mangomadness
Guest
mangomadness

Your mixes sound lovely!

What effect does amla powder have on your hair? How much amla powder do you usually add to your homemade conditioners?

Knotty Natural
Guest

I LIVE by tea rinses! We should swap recipes! Here’s a link to mine!

http://www.lillian-mae.com/kitchen-chemist/beauty-day-featuring-homemade-herbal-black-tea/

I also am growing lavender…wish it didn’t take a full year to come to full term though!

nappy headed black girl
Guest

If you use eggs for protein, be sure they are organic. Otherwise you’re not getting the full benefits.

I would love to try the gelatin for protein but, as usual, I’m concerned about being able to rinse everything completely out of my dreads. I don’t want to smell rotten yogurt all week o_0

tmc (toronto meet up, nov 16)
Guest

hi Jc, I blended my banana the second time I used it as a treatment and was still picking it out of my hair. The seeds/sandy stuff in it also got stuck in my hair. But i guess baby food would be the best way to go.
Thanks for sharing about gelatin, I don’t like the smell of eggs, so this is a great substitute
themanecaptain.blogspot.ca

melissa
Guest
melissa

for slip I always add oils or melted butters to my deep conditioner.

Tyku
Guest
Tyku

If you’re vegan and don’t want to use honey, eggs, yogurt how will you go about getting the protein?

Bri Van Der Pol
Guest
Bri Van Der Pol

Quinoa protein

Kristen
Guest
Kristen

What do you all use for a natural Shampoo. I would like to stop using store bought! Also, I’ve heard alot about using apple cider vin for a conditioner. Do y’all recommend this in between using your home made oils/conditioners?? I’m a newby to this but would really like to learn more before I start. 😉

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[…] previous articles, I discussed the options for 100% natural shampoo and conditioner treatments based on possible efficacy from a scientific perspective. This week is the turn of pre […]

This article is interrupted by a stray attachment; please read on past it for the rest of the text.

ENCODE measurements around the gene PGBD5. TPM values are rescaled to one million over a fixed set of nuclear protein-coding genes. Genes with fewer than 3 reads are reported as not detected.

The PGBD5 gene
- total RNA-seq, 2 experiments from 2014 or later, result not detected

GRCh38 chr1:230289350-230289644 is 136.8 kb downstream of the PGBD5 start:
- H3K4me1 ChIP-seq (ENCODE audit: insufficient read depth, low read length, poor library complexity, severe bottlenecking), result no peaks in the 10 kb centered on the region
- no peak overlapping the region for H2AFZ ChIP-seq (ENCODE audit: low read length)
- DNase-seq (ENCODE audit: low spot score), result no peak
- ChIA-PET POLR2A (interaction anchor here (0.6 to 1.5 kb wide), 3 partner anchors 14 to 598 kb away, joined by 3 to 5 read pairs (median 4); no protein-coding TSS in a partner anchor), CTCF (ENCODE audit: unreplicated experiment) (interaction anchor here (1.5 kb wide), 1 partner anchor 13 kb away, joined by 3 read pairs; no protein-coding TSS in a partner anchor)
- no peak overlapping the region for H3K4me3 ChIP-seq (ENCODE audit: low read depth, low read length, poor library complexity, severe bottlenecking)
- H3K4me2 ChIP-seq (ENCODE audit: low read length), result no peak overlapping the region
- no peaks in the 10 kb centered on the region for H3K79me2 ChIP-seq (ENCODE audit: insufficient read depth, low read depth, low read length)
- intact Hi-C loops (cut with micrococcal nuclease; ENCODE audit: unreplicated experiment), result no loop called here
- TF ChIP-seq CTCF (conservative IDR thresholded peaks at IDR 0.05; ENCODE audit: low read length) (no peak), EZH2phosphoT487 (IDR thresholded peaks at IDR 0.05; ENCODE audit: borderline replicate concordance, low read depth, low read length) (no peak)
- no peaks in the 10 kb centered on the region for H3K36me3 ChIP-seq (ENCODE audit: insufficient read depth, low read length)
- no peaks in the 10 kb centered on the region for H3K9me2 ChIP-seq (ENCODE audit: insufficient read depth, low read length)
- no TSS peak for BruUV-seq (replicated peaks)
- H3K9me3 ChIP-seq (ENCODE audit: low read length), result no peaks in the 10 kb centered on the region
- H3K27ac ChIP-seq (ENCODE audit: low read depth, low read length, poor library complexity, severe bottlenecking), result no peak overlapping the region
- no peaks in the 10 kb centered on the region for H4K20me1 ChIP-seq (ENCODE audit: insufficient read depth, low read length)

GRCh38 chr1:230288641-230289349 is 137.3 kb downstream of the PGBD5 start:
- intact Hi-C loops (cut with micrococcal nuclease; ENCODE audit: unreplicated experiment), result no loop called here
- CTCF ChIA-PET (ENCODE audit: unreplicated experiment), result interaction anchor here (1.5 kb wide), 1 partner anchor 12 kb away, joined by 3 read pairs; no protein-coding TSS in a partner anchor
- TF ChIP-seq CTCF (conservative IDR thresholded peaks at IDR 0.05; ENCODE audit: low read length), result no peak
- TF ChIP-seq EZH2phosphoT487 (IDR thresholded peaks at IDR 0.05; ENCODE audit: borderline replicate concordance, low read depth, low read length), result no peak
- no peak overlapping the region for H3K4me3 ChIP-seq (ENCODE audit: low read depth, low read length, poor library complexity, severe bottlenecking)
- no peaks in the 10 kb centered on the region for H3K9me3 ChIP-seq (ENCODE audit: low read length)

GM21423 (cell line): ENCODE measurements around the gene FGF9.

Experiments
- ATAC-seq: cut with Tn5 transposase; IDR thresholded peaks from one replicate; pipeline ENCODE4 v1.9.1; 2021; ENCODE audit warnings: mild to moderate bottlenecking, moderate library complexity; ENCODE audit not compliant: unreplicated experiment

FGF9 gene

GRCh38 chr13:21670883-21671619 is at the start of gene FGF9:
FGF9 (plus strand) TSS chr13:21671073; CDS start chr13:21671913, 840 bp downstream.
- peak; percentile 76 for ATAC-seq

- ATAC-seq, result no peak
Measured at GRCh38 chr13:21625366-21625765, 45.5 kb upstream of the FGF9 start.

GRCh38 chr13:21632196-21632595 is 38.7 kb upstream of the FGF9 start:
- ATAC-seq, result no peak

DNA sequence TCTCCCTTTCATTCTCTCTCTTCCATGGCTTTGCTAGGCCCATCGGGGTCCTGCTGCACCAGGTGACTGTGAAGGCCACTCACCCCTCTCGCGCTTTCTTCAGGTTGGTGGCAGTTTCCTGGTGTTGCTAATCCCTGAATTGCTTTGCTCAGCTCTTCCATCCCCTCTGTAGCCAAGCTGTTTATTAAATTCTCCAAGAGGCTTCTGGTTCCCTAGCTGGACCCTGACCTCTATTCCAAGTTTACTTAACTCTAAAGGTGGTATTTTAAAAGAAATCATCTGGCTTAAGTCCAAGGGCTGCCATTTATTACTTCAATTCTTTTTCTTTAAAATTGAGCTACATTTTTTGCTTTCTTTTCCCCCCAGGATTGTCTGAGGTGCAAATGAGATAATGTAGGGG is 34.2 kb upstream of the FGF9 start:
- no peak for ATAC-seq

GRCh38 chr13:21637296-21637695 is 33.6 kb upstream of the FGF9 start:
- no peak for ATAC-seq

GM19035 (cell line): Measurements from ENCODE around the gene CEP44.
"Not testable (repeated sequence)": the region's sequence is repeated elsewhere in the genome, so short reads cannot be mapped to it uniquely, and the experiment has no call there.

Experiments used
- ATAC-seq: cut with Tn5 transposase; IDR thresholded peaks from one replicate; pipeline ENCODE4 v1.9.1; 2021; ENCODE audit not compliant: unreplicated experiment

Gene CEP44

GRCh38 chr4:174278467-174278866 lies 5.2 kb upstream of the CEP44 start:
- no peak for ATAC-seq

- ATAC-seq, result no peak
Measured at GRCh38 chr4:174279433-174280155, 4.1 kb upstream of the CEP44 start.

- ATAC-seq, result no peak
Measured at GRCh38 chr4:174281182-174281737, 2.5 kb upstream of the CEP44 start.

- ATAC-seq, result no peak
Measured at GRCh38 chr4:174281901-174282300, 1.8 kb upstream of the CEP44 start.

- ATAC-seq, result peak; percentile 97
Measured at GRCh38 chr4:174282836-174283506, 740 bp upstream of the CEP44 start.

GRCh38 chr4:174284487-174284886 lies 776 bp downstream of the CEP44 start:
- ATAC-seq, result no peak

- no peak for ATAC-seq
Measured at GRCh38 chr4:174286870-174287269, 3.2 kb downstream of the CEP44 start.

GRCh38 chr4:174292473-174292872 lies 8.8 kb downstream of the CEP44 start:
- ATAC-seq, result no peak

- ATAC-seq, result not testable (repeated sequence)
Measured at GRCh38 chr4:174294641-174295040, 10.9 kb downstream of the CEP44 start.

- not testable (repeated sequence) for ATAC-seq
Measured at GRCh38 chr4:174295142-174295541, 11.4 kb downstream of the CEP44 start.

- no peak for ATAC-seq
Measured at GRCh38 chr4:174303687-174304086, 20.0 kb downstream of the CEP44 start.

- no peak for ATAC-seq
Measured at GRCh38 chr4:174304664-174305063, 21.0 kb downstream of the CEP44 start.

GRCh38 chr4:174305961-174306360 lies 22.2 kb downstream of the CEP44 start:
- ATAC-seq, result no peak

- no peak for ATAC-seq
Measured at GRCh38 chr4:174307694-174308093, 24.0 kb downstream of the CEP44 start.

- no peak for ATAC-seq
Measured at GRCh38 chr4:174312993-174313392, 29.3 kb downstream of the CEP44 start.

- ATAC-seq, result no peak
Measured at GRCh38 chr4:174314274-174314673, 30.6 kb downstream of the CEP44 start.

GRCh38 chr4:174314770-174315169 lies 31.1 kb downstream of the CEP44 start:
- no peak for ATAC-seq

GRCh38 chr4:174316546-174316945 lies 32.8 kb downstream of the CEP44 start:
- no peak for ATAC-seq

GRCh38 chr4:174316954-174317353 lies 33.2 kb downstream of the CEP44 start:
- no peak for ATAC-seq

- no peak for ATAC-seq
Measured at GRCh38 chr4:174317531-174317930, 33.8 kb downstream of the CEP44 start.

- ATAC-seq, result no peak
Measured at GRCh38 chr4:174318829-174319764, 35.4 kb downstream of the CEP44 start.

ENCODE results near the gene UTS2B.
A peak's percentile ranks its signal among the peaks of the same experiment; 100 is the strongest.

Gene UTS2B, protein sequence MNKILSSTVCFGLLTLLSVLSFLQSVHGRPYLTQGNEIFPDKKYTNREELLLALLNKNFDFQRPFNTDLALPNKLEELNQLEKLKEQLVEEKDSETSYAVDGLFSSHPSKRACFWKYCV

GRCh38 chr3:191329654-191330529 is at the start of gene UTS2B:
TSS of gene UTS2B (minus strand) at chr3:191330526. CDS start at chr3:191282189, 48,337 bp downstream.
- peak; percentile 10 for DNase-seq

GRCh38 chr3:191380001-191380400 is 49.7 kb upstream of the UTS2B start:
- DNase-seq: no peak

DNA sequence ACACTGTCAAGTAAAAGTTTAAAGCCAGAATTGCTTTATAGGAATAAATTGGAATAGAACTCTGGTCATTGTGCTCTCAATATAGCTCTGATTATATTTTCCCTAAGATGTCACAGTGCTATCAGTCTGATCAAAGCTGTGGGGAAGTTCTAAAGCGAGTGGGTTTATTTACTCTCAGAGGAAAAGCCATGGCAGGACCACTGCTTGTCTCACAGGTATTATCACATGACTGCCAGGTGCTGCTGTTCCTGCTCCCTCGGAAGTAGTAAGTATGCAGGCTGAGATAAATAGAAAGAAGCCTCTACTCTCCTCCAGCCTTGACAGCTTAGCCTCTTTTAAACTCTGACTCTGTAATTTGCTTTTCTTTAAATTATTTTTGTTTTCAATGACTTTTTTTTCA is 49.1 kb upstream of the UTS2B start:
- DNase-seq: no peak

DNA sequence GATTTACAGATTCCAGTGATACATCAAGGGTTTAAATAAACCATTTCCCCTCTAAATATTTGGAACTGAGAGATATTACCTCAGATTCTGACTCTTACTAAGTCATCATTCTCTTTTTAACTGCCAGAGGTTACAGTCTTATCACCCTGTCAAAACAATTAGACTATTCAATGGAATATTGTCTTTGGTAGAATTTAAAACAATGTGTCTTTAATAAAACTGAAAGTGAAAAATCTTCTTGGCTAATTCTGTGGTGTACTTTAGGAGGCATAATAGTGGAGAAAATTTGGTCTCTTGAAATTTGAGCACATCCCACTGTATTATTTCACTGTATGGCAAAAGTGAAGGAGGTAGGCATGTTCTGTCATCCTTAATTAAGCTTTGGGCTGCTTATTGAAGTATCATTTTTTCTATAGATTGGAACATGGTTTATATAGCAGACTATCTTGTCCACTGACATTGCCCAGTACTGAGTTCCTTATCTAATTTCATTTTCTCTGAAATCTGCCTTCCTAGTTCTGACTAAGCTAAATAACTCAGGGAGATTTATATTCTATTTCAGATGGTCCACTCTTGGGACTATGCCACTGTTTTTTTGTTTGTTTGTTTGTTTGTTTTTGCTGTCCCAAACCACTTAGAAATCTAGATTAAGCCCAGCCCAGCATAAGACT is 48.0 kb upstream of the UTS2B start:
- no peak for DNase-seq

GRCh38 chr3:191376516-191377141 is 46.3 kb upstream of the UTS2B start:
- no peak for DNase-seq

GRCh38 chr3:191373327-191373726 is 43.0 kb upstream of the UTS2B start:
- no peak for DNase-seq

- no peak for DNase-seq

Funmi
Guest
Funmi

Please help me, am a Nigerian, my hair is about 2inch long and soft but it breaks when is a little long than that, which i don’t like. i have tried egg and mash banana once.But i want my hair to be strong and shining because if i do braiding it doesn’t 2 weeks before it becomes untied.
I will appreciate if you can help me.
Thanks
Funmi

zuelika
Guest
zuelika

Funmi,
I think that if you keep doing deep treaments and moisturizing your hair it will help. keep in mind that for your hair to be strong and shiny, it will take time. so patience is the key. this website has a lot of good articles. you can also go to http://www.naturallycurly.com/ and find some good articles. So good luck on your journey and if your patient and keep doing deep conditions, you will see a diffence.

jausserehl
Guest

Im not big on raw food in my hair…i rather just gobble it all down. My dc mix is usually mayo, olive oil, honey. I do however want to try baby food and see how that works, i dc once a month so i guess using the same old recipe would work for a while. Will be trying some of the recipes ive read on here tho…

Amanda Makyn
Guest

For those of you interested in keeping your mixture longer there are a few natural preservatives available, that I desired to share — but always do your own research. Grapeseed Extract (GSE) is a natural preservative, Rosemary Extract & Essential Oil acts as a preservative and also stimulates growth (speaking of essential oils, Peppermint E.O. is another that stimulates circulation & growth so would be a great addition to this recipe), and Vitamin E (tocopherol) is another powerful antioxidant often used as a preservative. I am unsure as to how long each of these would extend the shelf life of… Read more »

DivaVocals
Guest
DivaVocals

Note: If you are going to go for a 100% natural conditioner, you ideally need to avoid a shampoo with surfactants that will raise the cuticle as the natural conditioner does not really have the same ability as commercial conditioner to fix this”

Personally to solve this, I use a regular commercial conditioner while in the shower after I shampoo.. I apply my natural conditioner to my hair after I get out of the shower and cover with my microwave conditioner cap and rinse out after 30 minutes.. THIS works for ME and MY hair.. (your mileage may vary)

Keneesha Hodge
Guest

I managed to do well with a mix of Greek yogurt ‚an egg white and a little olive oil. Because I must have over-moisturized my hair, I did treatments every time I cleaned my hair for a few months and then once a month until I got lazy. Needless to say I’m back to needing the regular treatments. This time I was researching if buying a product would be better than mixing my own.

Sara35
Guest
Sara35

I just used 2 eggs, yogurt, olive oil, coconut oil, castor oil and avocado. My hair is very dry and I haven’t been taking care of it as i should. The front caught on fire a couple weekends ago and I was depressed and unmotivated because of that, people say they don’t notice much gone but I do. Took three years for my hair to reach this level and that happened. Will just try again, at least the back is intact

Bri Van Der Pol
Guest
Bri Van Der Pol

How much of each ingredient are we supposed to use?